Josef Jacobs was born in Kreuzkapelle, in the Rhineland. His family was of Jewish origin. He learned to fly in 1912, aged 18. As a schoolboy in Bonn, he had been fascinated by the activities that he witnessed at the nearby flying school in Hangelar. There he learned to fly, under the tutelage of Bruno Wertgen. When war broke out, he joined The German Imperial Air Service to train as a pilot with Fliegerersatz – Abteilung 9 ( Reserve Detachment 9 )
On the 3rd of July 1915, Jacobs was posted to FA11 ( a reconnaissance squadron ) for a year, flying long range sorties over allied lines, his first flight occurring on the evening that he arrived there. His first victory, over a French Caudron was occurred in February 1916, however it was unconfirmed, due to lack of independent witnesses. After a period of leave, in April 1916, Jacobs was to posted to Fokkerstaffel – West to fly a Fokker E.III Eindekker and he finally achieved his first official victory, over an enemy aircraft when on the 12th of May, he shot down a 2 seater Caudron, crewed only by its pilot. At the end of July, Jacobs and his unit were pulled back for what became a month’s aerial bodyguard duty, protecting General Headquarters at Charleville. On the 1st of September, Jacobs left this duty that had so disgusted him, and returned to a front line assignment flying a Fokker E.III. On the 19th he upgraded to a Fokker D.II. His old comrade in arms Max Ritter von Mulzer, died in a crash a week later. Jacobs fell ill with dysentery, and was out of action for several weeks. Fokkerstaffel – West became Jasta 12 on the 6th of October 1916, and Jacobs remained with it, although a month later he transferred to Jasta 22, then under the command of Oberleutnant Erich Honemanns, who was a personal friend.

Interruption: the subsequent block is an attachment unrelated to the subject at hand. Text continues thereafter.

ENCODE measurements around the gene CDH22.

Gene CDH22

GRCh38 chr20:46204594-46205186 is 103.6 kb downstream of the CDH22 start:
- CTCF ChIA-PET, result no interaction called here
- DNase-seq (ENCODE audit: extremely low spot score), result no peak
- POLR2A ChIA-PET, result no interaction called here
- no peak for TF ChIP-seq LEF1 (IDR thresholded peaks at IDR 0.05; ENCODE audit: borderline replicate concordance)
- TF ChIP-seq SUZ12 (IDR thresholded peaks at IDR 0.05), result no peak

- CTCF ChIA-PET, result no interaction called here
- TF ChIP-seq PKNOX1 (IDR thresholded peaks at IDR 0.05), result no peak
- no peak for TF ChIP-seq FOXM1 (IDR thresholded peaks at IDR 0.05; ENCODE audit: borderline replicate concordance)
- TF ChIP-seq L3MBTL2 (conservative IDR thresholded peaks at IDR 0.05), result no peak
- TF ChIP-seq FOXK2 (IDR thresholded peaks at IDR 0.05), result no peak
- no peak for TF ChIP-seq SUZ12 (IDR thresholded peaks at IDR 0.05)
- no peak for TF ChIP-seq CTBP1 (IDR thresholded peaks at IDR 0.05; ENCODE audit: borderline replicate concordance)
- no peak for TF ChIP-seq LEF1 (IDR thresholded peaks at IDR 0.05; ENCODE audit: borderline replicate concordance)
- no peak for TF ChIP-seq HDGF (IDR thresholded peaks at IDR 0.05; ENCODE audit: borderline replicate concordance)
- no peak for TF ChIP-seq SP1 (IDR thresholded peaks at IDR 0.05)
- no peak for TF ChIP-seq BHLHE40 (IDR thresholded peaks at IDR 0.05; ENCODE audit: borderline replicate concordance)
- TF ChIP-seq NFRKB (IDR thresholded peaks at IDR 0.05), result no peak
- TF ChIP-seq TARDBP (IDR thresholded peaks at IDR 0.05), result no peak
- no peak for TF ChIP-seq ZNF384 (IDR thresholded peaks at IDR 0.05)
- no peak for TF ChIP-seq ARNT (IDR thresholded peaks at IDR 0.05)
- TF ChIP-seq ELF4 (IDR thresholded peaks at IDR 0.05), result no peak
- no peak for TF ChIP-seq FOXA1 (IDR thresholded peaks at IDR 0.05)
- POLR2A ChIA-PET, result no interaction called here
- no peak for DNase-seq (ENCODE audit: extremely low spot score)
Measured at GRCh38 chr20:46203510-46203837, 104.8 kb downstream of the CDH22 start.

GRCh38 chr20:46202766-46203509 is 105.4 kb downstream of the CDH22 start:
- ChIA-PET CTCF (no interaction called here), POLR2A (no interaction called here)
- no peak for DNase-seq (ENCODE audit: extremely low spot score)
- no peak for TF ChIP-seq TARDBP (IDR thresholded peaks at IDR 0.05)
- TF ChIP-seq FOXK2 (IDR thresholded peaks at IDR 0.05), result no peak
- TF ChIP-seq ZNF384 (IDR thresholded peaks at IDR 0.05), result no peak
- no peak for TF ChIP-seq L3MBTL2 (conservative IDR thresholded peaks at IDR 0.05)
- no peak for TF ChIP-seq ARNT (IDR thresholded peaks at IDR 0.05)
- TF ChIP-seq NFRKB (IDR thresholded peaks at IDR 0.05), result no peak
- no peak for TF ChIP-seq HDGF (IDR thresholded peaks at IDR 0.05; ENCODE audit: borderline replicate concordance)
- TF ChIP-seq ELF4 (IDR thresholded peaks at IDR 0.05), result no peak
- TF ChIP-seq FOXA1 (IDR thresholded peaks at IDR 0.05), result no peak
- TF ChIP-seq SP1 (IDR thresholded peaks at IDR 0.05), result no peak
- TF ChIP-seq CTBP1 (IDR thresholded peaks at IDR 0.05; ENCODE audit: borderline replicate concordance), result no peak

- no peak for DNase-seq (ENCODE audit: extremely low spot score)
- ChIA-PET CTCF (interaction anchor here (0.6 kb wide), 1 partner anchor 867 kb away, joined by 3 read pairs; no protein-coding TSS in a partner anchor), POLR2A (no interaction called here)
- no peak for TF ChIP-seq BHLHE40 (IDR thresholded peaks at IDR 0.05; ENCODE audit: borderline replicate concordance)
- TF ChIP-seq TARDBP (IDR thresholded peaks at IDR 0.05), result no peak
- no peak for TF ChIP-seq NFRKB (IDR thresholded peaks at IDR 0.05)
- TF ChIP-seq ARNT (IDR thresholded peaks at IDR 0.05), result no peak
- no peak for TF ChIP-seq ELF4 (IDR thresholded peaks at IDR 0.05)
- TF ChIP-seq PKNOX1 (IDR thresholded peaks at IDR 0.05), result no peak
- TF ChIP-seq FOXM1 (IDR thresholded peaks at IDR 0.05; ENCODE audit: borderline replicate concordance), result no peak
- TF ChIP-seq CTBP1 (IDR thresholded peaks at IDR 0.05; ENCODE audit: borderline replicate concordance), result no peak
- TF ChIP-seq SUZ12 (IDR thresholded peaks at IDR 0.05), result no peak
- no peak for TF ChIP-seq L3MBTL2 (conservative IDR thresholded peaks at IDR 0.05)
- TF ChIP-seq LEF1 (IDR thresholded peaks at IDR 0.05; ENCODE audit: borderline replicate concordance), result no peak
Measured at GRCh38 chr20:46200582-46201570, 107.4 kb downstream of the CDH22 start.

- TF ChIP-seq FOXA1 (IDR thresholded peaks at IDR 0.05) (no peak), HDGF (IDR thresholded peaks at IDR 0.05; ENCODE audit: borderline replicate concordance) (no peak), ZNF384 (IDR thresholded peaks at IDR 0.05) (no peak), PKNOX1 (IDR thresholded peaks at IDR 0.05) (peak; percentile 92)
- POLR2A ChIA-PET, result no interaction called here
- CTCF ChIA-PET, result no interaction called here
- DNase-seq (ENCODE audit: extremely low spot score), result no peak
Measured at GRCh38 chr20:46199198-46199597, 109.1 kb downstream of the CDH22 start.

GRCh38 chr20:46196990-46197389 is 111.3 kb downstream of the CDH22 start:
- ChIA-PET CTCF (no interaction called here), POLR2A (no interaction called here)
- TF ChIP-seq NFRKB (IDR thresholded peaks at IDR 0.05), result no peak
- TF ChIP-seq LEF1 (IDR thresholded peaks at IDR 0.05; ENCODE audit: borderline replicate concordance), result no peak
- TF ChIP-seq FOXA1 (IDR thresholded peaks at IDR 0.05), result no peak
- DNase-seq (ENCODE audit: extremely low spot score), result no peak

To Be Continued……………………
(C) Damian Grange 2019